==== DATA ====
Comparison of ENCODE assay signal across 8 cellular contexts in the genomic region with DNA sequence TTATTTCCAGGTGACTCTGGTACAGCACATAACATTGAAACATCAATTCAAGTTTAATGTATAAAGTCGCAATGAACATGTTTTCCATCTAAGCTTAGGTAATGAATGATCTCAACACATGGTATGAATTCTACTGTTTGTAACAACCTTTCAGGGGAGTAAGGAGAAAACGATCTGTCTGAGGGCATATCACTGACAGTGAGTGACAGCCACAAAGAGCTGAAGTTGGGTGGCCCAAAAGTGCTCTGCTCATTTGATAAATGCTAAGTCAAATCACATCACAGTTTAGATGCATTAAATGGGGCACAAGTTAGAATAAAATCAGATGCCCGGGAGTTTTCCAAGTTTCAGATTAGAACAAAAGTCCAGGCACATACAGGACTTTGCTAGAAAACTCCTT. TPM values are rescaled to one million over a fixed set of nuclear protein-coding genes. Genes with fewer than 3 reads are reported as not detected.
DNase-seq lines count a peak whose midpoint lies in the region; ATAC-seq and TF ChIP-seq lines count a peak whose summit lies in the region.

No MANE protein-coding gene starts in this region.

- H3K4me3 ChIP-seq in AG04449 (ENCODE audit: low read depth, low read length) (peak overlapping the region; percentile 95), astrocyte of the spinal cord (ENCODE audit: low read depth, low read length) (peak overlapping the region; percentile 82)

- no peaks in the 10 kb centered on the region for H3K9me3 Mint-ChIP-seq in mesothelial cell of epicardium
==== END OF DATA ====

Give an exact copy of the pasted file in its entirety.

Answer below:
Comparison of ENCODE assay signal across 8 cellular contexts in the genomic region with DNA sequence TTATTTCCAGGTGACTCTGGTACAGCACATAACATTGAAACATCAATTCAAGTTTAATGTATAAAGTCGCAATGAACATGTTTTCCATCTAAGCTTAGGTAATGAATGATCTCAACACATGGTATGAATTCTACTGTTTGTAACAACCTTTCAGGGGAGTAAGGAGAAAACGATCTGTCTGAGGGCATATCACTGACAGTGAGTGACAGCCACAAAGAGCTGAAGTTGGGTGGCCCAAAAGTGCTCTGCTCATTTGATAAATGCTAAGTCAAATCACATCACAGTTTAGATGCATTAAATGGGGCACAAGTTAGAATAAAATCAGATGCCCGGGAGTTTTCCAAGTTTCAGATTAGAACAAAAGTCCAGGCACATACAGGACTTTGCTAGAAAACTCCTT. TPM values are rescaled to one million over a fixed set of nuclear protein-coding genes. Genes with fewer than 3 reads are reported as not detected.
DNase-seq lines count a peak whose midpoint lies in the region; ATAC-seq and TF ChIP-seq lines count a peak whose summit lies in the region.

No MANE protein-coding gene starts in this region.

- H3K4me3 ChIP-seq in AG04449 (ENCODE audit: low read depth, low read length) (peak overlapping the region; percentile 95), astrocyte of the spinal cord (ENCODE audit: low read depth, low read length) (peak overlapping the region; percentile 82)

- no peaks in the 10 kb centered on the region for H3K9me3 Mint-ChIP-seq in mesothelial cell of epicardium